(ii) How can knowledge management be applied in the supply chain management and improve it?
(iii) How is knowledge management used to stimulate knowledge creation and sharing across the various supply chain stakeholders?
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Dear Akbar,
In additional to the responses posted by Antonio (including his excellent paper on knowledge capability flows in buyer-supplier relationships), and Islam, it might also be worth looking at other studies that have provided some empirical evidence on the some of the attributes associated with knowledge management (KM) and their impact on supply chain management (SCM). For example, the study by Oloruniwo and Li (2010) looks at information technology (which can be considered as part of knowledge management) and reverse logistics (which is part of supply chain management) and how the collaborative nature might improve the company’s performance. The full reference to the above citation is as follows:
Olorunmiwo, F.O. and Li, X. (2010), “Information sharing and collaboration practices in reverse logistics”, Supply Chain Management: An International Journal, Vol. 15, No. 6, pp. 454-462.
In response to the ‘how’ aspect of the question (ii), this would obviously build on the response(s) to the first question once you have identified the specific areas of SCM and KM and Hazen et al. (2014) study comes to mind as it explores the connections between information systems and reverse logistics. Full reference below:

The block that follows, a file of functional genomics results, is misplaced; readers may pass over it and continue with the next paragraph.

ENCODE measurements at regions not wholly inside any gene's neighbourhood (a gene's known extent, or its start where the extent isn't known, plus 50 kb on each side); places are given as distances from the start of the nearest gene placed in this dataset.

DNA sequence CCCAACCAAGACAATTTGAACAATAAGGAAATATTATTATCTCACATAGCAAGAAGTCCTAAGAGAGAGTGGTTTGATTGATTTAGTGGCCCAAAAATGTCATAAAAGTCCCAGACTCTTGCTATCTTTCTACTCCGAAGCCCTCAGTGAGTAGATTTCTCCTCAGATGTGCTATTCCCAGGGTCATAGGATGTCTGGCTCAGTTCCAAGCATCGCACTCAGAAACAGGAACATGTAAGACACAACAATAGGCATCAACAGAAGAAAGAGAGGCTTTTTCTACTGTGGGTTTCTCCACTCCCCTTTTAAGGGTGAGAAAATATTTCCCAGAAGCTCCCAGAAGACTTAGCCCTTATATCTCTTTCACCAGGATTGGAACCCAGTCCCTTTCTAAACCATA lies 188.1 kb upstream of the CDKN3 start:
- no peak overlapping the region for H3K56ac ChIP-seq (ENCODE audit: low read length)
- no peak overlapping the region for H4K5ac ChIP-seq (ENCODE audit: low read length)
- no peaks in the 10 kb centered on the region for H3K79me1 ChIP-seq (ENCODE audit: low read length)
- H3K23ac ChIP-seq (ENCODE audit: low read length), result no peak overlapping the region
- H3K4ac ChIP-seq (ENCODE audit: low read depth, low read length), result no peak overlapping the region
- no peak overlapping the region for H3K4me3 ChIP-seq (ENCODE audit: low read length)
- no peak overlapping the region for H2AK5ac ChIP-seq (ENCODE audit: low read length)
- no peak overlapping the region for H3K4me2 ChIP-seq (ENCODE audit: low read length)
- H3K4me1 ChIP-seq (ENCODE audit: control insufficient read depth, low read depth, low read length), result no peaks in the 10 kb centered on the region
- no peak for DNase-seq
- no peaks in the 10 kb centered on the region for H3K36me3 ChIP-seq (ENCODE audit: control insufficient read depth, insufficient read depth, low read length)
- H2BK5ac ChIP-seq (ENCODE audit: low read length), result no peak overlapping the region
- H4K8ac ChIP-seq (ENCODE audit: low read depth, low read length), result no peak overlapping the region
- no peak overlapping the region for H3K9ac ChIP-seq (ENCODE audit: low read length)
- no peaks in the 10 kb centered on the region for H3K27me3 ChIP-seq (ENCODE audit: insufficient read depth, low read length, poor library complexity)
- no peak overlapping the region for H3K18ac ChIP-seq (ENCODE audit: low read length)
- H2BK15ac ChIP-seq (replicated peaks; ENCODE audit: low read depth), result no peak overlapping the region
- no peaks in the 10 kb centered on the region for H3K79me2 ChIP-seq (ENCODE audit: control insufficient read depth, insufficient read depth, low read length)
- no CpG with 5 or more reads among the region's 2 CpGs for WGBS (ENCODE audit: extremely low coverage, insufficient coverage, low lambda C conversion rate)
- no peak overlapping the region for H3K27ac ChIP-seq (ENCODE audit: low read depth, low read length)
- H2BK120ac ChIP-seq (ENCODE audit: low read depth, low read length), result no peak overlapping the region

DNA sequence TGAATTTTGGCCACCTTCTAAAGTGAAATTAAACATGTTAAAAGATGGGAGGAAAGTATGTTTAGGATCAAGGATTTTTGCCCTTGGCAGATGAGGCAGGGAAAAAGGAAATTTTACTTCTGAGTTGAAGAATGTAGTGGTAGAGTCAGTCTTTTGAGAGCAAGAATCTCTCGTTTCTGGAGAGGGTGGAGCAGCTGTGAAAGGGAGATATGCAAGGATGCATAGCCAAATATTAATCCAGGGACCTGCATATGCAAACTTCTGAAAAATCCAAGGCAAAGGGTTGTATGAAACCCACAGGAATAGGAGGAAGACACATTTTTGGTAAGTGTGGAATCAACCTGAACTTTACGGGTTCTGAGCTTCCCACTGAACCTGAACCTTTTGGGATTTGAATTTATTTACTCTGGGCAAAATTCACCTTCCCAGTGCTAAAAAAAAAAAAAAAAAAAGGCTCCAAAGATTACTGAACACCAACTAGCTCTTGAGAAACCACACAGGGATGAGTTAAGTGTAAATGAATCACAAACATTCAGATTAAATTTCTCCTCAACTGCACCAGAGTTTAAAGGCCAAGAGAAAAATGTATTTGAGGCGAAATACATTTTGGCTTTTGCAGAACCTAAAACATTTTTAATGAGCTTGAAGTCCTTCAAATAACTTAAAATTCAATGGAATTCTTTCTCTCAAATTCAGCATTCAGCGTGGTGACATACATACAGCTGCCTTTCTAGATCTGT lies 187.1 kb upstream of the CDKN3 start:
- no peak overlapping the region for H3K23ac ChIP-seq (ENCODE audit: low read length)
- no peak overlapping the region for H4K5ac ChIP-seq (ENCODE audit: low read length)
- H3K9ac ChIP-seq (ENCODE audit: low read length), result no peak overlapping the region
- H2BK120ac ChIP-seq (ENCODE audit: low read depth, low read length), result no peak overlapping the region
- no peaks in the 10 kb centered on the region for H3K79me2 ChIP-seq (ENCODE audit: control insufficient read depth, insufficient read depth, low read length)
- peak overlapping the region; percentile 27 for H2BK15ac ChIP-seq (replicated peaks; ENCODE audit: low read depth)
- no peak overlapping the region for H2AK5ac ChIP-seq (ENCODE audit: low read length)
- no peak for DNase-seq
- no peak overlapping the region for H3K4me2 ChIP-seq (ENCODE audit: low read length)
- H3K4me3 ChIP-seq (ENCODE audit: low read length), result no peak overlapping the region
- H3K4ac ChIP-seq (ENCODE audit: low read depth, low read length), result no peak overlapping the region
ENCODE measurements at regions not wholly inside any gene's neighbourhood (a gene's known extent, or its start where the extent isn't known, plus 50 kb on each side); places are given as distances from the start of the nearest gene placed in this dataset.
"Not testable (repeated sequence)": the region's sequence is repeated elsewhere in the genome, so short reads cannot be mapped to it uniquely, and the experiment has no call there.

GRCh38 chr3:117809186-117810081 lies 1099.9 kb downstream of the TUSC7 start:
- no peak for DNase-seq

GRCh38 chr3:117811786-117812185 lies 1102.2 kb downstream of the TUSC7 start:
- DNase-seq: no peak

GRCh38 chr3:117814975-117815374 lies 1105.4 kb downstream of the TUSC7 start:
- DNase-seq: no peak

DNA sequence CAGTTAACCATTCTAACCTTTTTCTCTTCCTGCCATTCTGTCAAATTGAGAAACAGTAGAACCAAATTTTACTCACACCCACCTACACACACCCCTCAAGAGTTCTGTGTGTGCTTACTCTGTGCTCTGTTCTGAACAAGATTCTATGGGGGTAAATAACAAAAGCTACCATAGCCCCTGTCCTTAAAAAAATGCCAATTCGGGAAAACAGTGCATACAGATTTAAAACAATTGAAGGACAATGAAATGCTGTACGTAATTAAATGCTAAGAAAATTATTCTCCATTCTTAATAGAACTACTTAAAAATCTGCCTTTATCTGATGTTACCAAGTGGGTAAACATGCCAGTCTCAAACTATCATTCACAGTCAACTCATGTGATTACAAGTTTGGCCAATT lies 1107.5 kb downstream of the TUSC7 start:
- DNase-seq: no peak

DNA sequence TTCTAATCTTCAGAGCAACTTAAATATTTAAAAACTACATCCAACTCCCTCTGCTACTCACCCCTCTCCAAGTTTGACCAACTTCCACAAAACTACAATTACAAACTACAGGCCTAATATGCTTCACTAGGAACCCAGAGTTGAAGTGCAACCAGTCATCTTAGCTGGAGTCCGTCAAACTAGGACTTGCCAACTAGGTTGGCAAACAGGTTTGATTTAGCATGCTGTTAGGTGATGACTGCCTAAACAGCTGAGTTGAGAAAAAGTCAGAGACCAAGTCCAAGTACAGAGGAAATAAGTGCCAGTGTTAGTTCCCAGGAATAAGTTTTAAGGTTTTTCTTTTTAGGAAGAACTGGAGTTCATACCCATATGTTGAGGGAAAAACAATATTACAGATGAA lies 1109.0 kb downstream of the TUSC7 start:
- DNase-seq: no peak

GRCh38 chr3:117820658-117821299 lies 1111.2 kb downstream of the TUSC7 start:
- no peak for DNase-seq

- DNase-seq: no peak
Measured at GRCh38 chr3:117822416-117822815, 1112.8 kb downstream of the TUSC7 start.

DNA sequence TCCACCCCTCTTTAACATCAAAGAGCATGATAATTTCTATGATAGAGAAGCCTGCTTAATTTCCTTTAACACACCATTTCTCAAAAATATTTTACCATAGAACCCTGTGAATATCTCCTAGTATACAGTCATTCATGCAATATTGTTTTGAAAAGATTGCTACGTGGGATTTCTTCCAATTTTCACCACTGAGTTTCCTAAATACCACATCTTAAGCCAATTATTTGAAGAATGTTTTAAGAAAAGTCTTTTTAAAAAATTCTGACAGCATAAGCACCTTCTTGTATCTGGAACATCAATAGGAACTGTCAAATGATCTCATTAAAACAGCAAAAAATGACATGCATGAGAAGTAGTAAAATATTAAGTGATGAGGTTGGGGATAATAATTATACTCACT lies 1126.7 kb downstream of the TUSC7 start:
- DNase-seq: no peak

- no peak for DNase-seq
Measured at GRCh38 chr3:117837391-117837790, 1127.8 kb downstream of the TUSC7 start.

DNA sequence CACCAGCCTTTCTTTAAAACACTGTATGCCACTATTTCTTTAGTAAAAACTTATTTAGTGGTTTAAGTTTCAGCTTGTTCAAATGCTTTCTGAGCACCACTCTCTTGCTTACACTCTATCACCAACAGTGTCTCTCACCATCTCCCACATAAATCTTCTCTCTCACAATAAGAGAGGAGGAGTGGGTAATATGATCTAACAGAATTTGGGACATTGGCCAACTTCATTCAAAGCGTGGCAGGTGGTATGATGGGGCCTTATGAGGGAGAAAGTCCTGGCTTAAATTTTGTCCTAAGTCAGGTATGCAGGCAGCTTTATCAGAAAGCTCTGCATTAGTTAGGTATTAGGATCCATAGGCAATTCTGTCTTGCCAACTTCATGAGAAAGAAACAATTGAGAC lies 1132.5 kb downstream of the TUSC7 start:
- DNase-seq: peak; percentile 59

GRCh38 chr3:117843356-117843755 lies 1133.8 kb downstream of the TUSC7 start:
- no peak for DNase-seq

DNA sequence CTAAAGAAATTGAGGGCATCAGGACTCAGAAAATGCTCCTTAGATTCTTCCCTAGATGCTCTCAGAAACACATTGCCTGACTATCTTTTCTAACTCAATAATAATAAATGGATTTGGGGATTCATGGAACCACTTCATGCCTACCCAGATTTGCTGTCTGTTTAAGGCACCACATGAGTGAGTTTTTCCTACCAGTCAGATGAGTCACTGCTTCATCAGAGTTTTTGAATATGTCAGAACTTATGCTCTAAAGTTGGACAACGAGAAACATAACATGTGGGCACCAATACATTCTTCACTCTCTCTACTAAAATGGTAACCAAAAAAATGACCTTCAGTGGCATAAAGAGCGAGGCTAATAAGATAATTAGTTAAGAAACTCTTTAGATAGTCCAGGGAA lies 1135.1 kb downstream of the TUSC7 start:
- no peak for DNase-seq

Hazen, B.T., Huscroft, J., Hall, D.J., Weigel, F.K. and Hanna, J.B. (2014), “Reverse logistics information system success and the effect of motivation”, International Journal of Physical Distribution & Logistics Management, Vol. 44, No. 3, pp. 201-220.
Other studies that you could look up include the following:
Daugherty, P.J., Myers, M.B. and Richey, R.G. (2002), “Information support for reverse logistics: the influence of relationship commitment”, Journal of Business Logistics, Vol. 23, No. 1, pp. 85-106.
Daugherty, P.J., Richey, R.G., Genchev, S.E. and Chen, H. (2005), “Reverse logistics: superior performance through focussed resource commitments to information technology”, Transportation Research: Part E, Vol. 41, No. 2, pp. 77-92.
All the best with your research,
Nicholas
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Can anyone help with putting me in touch with private / public sector organizations whom I might approach to take part in my PhD field research. The research is non-intrusive, and all protocols on ethics and confidentiality are ensured. The research is focusing on organizational conversations (everyday meeting) with the objective of analysing these for knowledge work (sharing, creating, etc).
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Hi
Please accept my apologies for the delay in responding. I have actually now completed my PhD thesis but am now working on book and would be really interested in any opportunities to get audio recordings (anonymous of course) or organizational meetings to use as data for this, The book will be published next year.